Saaremaa — History

[From Wikipedia, the free encyclopedia]

Saaremaa is the largest island in Estonia, measuring 2,673 km².[1] The main island of Saare County, it is located in the Baltic Sea, south of Hiiumaa island, and belongs to the West Estonian Archipelago. The capital of the island is Kuressaare, which has about 15,000 inhabitants; the whole island has over 39,000 inhabitants.

According to archaeological finds, the territory of Saaremaa has been inhabited from at least 5,000 years BCE. Sagas talk about numerous skirmishes between islanders and Vikings. Saaremaa was the wealthiest county of ancient Estonia and the home of notorious Estonian pirates, sometimes called the Eastern Vikings. The Chronicle of Henry of Livonia describes a fleet of sixteen ships and five hundred Osilians ravaging the area that is now southern Sweden, then belonging to Denmark. In 1206, King Valdemar II of Denmark built a fortress on the island but found no volunteers to man it. The Danes burned it themselves and left.

Probably around 1000 Gunnar Hámundarson from Iceland was in wiking at Eysýsla (Saaremaa). There he obtained his famous atgeir, by taking it from a man named Hallgrímur. Njáls saga tells the following:

«Thence they held on south to Denmark and thence east to Smálönd and had victory wherever they went. They did not come back in autumn. The next summer they held on to Rafala (Tallinn) and fell in there with sea-rovers, and fought at once, and won the fight. After that they steered east to Eysýsla (Saaremaa) and lay there somewhile under a ness. There they saw a man coming down from the ness above them; Gunnar went on shore to meet the man, and they had a talk. Gunnar asked him his name, and he said it was Tófi. Gunnar asked again what he wanted. «Thee I want to see,» says the man. » Two warships lie on the other side under the ness, and I will tell thee who command them: two brothers are the captains — one’s name is Hallgrímur, and the other’s Kolskeggur. I know them to be mighty men of war; and I know too that they have such good weapons that the like are not to be had. Hallgrímur has an atgeir which he had made by seething-spells; and this is what the spells say, that no weapon shall give him his death-blow save that atgeir. That thing follows it too that it is known at once when a man is to be slain with that atgeir, for something sings in it so loudly that it may be heard along way off — such a strong nature has that atgeir in it.»
In 1227, Saaremaa was conquered by the Livonian Brothers of the Sword during the Livonian Crusade, but remained a hotbed of Estonian resistance. The crusaders founded the Bishopric of Ösel-Wiek there. When the Order was defeated by the Lithuanian army in the Battle of Saule in 1236, the Saaremaa islanders rebelled. The conflict was ended by a treaty that was signed by the Osilians and the Master of the Order. In the following year, the Sword-Brothers were absorbed into the Teutonic Order.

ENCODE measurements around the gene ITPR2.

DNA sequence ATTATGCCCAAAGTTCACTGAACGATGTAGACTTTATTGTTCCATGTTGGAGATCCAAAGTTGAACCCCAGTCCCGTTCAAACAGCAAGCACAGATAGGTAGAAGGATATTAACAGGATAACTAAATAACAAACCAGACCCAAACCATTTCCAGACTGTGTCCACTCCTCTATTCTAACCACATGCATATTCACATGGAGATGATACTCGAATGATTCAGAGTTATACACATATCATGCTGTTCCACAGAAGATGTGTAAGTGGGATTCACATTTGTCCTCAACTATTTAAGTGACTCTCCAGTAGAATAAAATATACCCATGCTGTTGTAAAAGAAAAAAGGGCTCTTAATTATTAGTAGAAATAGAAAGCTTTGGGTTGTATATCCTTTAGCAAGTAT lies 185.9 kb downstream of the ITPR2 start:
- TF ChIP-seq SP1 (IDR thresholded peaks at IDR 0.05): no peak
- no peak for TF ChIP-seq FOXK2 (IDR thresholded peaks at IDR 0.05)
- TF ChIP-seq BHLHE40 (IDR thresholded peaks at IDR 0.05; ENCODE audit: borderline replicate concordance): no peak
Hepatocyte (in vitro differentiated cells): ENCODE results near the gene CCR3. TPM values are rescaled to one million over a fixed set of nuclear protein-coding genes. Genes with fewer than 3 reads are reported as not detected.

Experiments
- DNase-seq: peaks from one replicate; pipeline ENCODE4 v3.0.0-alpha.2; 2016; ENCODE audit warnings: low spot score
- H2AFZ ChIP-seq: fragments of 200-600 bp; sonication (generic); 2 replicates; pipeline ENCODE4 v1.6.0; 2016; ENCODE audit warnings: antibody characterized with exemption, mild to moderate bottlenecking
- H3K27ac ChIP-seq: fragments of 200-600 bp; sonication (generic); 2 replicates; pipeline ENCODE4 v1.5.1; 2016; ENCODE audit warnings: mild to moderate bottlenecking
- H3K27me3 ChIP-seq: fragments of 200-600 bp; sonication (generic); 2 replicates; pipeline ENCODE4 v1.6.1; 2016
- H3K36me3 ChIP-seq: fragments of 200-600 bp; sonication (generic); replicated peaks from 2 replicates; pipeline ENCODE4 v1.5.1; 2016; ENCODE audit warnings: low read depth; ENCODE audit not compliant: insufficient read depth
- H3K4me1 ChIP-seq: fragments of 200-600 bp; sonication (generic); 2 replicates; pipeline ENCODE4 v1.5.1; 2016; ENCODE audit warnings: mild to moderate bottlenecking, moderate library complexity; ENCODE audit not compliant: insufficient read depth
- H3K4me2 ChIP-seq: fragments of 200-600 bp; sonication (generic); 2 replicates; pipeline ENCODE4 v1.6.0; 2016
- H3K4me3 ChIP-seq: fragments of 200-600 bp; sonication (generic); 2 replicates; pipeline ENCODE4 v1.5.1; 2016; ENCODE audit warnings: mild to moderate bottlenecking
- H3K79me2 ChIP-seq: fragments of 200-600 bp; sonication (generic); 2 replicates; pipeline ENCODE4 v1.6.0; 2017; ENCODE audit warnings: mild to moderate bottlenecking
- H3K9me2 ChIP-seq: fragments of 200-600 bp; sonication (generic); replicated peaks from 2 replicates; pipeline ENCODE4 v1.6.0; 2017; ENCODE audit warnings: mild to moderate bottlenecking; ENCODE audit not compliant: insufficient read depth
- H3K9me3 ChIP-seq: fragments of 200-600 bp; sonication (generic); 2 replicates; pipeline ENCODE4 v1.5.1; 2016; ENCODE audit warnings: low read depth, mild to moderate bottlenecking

Most of Saaremaa was ruled directly by the Bishopric of Ösel-Wiek, while some parts were enfeoffed to the Livonian Order. In 1559, the bishopric and Saaremaa were sold to Denmark, becoming part of Danish Estonia. From 1570 until 1645 the entire island was under Danish possession.

In 1645, Saaremaa was ceded from Denmark to Sweden by the Treaty of Brömsebro. In 1721, along with the rest of Livonia, Saaremaa (then known by its Swedish name of Ösel) was ceded to the Russian Empire by the Treaty of Nystad, becoming a part of the Governorate of Livonia. In 1840 the first spa opened in Kuressaare (then known as Arensburg), and the town became a resort for Russians and Baltic Germans.

In World War I, the Estonian islands were conquered by Imperial German Army in October 1917 and occupied (Operation Albion) until the end of hostilities. Estonia became independent after the October Revolution and the collapse of the Russian Empire. As a result of the Molotov-Ribbentrop Pact, the new state was incorporated into the Soviet Union in June 1940 as the Estonian Soviet Socialist Republic. Most of the Baltic German population of the island was evacuated to Germany following the Pact. The island was occupied by Nazi Germany in 1941 (Operation Beowulf); German troops remained there until expelled by the Red Army in the Moonzund Landing Operation in October and November 1944. In 1946, Saaremaa was declared a restricted zone, closed to foreigners and to most mainland Estonians. It remained a restricted area until 1989.

Estonian independence was regained on 20 August 1991, in the dissolution of the Soviet Union.

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